I awoke shortly before six this morning feeling as though an explosive had detonated in my head. Before my back surgery in 1996, I used to get migraines every day. They were great debilitating assaults from which very little could offer reprieve. So I’m no stranger to them, although since then I generally don’t get them often. But when I do…
It has clung to me all day like a suckling parasite. The malaise that accompanies them bestows its own suffering by way of mental stupor. It’s been difficult to find motivation or inspiration. Yet hope is not lost as it’s now slowly fading away, the blinding light of a train finally disappearing down a dark tunnel. Meanwhile, I’ve napped. A lot.
But this morning had more to offer than the headache from hell. Ay, poppets, we had a wee touch of the winter—again.
I suppose it was around eight when I first realized it had begun sleeting. Mixed in with the icy pellets were occasional flakes of snow.
As the morning progressed, we saw less sleet and more snow, and around ten the sky was alight with cold confetti silently falling in heavy curtains, large, beautiful white flakes coming in droves as they followed spiraling paths toward the ground. The scene was tranquil, quiet in that snowy way that is most admirable, most agreeable. I stood and watched as the air filled with the stuff. They journeyed so elegantly, so serenely.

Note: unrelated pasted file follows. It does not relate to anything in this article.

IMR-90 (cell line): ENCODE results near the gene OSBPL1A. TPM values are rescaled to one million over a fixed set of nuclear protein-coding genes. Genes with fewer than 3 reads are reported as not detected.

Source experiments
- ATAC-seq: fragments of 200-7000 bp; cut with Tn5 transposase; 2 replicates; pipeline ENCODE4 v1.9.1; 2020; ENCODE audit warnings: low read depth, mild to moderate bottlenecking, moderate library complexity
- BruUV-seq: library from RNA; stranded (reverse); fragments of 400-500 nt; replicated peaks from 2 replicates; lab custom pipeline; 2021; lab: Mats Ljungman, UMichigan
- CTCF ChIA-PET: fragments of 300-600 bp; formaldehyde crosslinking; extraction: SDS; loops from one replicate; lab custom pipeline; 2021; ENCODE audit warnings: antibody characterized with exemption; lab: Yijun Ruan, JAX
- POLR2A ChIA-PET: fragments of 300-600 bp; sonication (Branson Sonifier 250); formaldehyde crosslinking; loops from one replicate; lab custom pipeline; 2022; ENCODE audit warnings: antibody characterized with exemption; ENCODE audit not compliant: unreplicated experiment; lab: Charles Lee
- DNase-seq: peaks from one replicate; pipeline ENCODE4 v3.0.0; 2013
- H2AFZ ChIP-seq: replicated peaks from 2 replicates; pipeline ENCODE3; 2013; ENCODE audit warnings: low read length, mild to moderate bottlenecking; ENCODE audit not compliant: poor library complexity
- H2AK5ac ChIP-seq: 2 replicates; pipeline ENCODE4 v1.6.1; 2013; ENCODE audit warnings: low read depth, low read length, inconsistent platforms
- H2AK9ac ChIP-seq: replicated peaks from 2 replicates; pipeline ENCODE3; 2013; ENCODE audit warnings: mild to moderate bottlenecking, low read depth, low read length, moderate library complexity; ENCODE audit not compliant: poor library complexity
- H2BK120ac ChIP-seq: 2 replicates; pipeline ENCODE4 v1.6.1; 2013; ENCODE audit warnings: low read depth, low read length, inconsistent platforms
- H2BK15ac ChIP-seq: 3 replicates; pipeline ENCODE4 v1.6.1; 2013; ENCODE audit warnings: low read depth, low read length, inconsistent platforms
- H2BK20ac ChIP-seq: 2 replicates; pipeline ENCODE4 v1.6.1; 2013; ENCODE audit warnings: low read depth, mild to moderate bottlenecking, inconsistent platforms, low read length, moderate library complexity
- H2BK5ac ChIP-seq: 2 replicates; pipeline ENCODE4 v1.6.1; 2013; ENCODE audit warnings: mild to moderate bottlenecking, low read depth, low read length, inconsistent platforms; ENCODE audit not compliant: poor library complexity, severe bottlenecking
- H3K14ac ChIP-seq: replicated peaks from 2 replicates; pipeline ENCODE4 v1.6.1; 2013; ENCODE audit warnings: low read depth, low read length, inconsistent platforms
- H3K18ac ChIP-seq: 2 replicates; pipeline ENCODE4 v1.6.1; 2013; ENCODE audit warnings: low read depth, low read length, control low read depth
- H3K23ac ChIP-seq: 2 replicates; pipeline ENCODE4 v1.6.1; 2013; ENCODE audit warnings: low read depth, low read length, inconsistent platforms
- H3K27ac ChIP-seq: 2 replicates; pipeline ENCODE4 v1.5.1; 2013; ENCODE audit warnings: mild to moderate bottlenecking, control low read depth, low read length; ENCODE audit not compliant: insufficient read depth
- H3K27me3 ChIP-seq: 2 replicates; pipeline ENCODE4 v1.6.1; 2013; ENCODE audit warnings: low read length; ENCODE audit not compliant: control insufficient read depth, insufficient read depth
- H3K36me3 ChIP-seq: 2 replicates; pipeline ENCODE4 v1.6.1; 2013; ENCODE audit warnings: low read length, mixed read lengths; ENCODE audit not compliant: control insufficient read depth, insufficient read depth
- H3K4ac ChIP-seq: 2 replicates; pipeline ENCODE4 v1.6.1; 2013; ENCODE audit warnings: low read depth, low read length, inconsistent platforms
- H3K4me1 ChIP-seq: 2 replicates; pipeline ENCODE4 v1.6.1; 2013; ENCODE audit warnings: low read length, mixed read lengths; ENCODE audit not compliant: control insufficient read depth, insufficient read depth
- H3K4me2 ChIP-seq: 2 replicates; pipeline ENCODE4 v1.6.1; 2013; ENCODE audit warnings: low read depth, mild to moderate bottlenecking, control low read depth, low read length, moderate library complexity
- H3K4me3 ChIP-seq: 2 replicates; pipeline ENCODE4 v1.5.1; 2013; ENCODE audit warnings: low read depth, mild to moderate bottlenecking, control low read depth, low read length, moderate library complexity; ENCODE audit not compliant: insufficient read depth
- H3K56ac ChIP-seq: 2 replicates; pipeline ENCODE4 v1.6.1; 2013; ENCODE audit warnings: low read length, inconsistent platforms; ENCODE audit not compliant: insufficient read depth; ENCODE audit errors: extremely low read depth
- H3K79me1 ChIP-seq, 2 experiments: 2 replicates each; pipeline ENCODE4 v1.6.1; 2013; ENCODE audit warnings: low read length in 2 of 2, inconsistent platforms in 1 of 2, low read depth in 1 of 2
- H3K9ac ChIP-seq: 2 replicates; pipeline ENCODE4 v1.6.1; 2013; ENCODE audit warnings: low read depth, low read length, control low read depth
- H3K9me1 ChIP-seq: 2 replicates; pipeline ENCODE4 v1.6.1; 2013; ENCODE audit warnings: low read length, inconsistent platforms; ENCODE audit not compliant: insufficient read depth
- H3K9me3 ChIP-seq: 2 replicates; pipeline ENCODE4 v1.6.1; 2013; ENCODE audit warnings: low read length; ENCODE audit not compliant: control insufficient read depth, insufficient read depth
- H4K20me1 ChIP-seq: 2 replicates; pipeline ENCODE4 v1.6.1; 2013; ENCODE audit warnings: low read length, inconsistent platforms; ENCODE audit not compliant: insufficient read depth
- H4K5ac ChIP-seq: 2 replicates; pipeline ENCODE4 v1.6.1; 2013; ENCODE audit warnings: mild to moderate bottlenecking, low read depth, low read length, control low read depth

Because our temperatures hovered right at or just above freezing, no one feared treacherous road conditions or accumulation, but oh what a show while it lasted.
There comes a peace with snow that cannot be found in any other kind of precipitation. It’s the hush of the thing. Unless driven by tempest winds, snow brings with it an unhurried, leisurely feeling, as though all the worry and stress of the world can wait for but a moment while nature puts on her dazzling white gown for all the world to see.
What a welcome sight it was. Migraine or no migraine, those few hours of heavenly decorating soothed and comforted like nothing else can.
But it’s all gone now, I’m afraid. Most of it melted the instant it reached the ground, although a bit here and there remained long enough to look more promising than it actually was.
I could almost hear the earth pleading needfully, “Let me hold it to my bosom for a minute or two more. Please, allow me this frigid caress from the clouds. Even if only temporarily, let me wear this frosty blanket so that you might see the loveliness cold has to offer.”
But it was not meant to be. Now the streets are dry, the ground carries no signs of the event, and no promises of more to come will be made… at least not yet.